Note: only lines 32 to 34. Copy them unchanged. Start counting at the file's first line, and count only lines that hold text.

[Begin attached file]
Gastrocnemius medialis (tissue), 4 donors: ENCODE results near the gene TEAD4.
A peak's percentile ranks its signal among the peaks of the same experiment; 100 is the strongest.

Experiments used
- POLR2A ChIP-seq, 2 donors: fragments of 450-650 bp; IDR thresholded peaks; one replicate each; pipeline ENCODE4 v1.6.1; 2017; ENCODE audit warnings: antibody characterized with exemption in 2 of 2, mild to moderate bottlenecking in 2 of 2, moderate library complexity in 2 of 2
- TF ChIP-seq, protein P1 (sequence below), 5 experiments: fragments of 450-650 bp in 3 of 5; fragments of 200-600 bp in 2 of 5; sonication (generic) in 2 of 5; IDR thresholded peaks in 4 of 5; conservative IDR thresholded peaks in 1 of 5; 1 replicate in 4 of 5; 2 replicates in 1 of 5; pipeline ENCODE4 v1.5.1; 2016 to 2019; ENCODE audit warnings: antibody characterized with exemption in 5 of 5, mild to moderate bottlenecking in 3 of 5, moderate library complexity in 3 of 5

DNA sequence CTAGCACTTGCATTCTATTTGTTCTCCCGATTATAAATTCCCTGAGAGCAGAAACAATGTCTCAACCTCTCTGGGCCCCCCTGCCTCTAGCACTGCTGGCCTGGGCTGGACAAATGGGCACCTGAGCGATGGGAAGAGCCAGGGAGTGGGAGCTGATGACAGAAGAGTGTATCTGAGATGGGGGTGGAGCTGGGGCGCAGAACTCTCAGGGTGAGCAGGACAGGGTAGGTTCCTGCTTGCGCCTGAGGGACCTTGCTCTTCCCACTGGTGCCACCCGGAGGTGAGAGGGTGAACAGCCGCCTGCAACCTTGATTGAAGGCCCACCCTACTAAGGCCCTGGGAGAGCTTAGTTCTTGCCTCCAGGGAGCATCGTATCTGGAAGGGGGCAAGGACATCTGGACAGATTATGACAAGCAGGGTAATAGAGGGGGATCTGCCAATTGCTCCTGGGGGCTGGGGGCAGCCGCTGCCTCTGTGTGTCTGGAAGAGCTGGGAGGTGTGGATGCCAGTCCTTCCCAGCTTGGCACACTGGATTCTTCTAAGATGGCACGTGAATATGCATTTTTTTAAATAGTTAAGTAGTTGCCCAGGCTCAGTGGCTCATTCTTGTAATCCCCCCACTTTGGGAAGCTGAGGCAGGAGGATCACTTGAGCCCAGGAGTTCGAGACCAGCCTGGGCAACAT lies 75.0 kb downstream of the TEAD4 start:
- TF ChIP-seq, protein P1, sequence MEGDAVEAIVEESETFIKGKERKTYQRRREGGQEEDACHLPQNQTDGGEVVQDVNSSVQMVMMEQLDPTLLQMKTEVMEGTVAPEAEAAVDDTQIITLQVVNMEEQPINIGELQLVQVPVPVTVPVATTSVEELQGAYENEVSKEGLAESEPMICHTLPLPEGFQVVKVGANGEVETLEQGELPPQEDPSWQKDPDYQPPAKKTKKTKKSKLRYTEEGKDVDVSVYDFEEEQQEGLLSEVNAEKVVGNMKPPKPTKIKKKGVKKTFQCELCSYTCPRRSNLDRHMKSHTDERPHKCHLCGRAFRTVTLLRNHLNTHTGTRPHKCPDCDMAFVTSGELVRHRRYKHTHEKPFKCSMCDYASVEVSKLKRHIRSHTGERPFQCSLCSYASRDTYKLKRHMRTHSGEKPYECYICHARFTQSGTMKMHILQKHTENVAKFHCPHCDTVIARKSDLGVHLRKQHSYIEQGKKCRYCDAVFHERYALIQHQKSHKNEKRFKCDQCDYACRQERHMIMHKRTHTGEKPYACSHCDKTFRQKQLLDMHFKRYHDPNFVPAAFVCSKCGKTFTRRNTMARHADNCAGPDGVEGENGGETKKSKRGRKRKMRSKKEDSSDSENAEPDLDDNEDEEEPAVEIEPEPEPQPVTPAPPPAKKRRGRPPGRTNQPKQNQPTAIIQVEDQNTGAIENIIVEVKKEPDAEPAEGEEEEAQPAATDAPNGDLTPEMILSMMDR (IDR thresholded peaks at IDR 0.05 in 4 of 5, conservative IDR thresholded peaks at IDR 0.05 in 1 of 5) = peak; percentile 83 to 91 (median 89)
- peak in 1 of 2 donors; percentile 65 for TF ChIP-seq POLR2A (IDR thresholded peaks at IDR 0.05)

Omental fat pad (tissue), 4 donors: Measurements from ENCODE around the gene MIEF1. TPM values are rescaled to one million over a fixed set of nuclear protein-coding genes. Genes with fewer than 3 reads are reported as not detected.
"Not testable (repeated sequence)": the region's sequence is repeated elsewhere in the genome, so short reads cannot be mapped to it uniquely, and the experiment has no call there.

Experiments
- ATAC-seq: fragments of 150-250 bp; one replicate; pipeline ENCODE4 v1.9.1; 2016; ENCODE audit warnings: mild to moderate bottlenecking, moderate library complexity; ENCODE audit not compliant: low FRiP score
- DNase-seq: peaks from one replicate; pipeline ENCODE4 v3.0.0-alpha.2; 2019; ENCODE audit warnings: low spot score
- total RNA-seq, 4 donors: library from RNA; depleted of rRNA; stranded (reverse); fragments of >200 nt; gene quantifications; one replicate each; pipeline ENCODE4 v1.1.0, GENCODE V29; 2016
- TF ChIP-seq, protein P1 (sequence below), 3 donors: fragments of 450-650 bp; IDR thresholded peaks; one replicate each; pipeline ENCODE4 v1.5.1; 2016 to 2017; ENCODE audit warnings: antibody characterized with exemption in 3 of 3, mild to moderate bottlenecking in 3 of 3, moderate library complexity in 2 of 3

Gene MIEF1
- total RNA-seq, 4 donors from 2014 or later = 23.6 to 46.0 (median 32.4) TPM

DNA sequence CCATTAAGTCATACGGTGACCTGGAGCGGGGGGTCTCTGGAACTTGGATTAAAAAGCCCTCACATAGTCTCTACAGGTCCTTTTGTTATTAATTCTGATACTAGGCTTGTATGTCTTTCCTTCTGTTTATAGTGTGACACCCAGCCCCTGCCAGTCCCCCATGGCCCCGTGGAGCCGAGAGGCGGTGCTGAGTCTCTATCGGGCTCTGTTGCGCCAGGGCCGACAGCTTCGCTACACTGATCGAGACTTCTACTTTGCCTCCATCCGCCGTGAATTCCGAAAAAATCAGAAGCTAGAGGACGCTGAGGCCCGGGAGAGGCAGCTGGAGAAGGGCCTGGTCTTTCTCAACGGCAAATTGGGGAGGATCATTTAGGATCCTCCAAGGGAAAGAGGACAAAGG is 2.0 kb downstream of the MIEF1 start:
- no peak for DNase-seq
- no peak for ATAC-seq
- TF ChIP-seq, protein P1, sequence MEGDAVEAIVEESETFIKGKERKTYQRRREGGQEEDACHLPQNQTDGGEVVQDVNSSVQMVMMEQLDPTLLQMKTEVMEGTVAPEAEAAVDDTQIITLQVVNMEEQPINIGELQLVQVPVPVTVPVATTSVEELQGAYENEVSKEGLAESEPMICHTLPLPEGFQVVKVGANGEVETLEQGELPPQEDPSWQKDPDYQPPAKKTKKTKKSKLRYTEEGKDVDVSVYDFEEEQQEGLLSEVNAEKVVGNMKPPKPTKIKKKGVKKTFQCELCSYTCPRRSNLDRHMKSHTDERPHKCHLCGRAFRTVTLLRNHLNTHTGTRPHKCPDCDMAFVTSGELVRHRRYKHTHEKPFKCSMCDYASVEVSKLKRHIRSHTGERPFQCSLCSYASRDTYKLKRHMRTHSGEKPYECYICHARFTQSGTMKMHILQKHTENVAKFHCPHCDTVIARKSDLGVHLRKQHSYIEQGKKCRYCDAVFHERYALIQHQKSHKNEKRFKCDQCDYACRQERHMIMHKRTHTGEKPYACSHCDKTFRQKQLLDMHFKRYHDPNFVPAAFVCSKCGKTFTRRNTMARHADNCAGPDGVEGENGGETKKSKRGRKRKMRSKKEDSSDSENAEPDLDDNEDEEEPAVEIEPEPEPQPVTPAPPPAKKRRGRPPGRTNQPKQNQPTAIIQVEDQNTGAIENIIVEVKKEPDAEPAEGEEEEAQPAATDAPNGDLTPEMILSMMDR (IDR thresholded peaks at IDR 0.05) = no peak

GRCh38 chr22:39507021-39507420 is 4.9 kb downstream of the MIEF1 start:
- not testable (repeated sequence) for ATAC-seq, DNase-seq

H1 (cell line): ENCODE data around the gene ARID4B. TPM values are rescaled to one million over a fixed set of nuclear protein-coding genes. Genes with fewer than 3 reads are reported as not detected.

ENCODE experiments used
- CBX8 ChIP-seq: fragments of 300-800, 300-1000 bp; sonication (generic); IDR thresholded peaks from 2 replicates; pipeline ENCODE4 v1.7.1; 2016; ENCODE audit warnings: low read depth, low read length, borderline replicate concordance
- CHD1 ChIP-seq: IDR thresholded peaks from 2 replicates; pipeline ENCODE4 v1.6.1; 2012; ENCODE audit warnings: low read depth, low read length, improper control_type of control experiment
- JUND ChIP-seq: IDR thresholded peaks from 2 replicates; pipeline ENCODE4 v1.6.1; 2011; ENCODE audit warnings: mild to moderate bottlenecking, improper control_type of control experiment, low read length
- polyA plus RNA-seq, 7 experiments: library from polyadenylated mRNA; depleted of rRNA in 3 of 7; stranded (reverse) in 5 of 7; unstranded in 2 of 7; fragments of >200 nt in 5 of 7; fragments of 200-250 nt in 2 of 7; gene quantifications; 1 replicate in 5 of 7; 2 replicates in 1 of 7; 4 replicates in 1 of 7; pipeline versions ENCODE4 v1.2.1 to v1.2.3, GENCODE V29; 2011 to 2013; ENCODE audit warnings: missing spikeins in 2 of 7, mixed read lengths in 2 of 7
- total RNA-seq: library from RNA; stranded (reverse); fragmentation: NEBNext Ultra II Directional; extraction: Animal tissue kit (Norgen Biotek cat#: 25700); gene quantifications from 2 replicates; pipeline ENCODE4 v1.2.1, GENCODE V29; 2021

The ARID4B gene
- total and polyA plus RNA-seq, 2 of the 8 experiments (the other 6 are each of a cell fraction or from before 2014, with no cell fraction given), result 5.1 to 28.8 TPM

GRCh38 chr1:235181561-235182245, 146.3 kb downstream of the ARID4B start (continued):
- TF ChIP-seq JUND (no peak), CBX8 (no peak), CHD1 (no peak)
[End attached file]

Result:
- total and polyA plus RNA-seq, 2 of the 8 experiments (the other 6 are each of a cell fraction or from before 2014, with no cell fraction given), result 5.1 to 28.8 TPM

GRCh38 chr1:235181561-235182245, 146.3 kb downstream of the ARID4B start (continued):
- TF ChIP-seq JUND (no peak), CBX8 (no peak), CHD1 (no peak)